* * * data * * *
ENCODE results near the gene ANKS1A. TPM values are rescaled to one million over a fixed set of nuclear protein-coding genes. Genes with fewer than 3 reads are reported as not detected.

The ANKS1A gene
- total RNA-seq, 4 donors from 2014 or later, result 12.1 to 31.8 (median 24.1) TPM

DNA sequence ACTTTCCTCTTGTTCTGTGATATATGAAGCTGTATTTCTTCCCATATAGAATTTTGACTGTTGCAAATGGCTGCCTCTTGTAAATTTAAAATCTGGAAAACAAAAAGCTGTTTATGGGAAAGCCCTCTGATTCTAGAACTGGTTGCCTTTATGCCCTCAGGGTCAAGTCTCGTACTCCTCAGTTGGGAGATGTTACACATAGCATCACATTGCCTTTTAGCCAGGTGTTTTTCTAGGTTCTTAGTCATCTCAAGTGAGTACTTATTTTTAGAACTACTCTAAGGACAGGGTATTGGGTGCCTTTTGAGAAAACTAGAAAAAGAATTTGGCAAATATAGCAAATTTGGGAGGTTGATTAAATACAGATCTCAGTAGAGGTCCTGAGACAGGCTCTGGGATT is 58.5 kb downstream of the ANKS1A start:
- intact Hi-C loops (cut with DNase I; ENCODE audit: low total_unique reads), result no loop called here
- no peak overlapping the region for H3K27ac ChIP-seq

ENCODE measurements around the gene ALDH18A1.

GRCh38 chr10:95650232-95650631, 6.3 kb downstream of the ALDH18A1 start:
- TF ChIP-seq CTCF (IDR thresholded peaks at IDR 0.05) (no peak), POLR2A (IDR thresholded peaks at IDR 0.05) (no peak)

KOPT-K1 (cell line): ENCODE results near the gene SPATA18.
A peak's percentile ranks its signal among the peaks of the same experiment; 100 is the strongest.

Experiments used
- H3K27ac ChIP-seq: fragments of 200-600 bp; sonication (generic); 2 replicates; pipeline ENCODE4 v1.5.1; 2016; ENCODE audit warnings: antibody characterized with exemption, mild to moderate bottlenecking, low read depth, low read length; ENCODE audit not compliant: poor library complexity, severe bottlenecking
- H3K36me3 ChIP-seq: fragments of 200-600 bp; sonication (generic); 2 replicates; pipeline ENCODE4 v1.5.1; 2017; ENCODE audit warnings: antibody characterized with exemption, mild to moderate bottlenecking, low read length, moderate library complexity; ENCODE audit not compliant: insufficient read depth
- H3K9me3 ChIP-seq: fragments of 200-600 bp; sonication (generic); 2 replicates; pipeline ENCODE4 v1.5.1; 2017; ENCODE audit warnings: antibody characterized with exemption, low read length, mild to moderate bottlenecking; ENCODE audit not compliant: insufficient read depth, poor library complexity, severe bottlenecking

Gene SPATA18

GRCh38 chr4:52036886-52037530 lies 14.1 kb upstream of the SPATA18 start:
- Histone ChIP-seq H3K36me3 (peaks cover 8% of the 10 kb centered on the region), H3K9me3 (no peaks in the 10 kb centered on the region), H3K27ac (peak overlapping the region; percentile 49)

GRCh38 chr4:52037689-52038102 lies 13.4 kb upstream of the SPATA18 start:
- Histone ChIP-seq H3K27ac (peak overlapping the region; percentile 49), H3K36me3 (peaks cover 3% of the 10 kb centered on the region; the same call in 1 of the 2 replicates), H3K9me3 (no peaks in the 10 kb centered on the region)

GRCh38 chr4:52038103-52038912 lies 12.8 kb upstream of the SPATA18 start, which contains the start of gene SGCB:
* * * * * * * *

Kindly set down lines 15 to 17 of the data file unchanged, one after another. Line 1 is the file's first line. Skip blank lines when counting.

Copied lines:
- H3K9me3 ChIP-seq: fragments of 200-600 bp; sonication (generic); 2 replicates; pipeline ENCODE4 v1.5.1; 2017; ENCODE audit warnings: antibody characterized with exemption, low read length, mild to moderate bottlenecking; ENCODE audit not compliant: insufficient read depth, poor library complexity, severe bottlenecking

Gene SPATA18

GRCh38 chr4:52036886-52037530 lies 14.1 kb upstream of the SPATA18 start: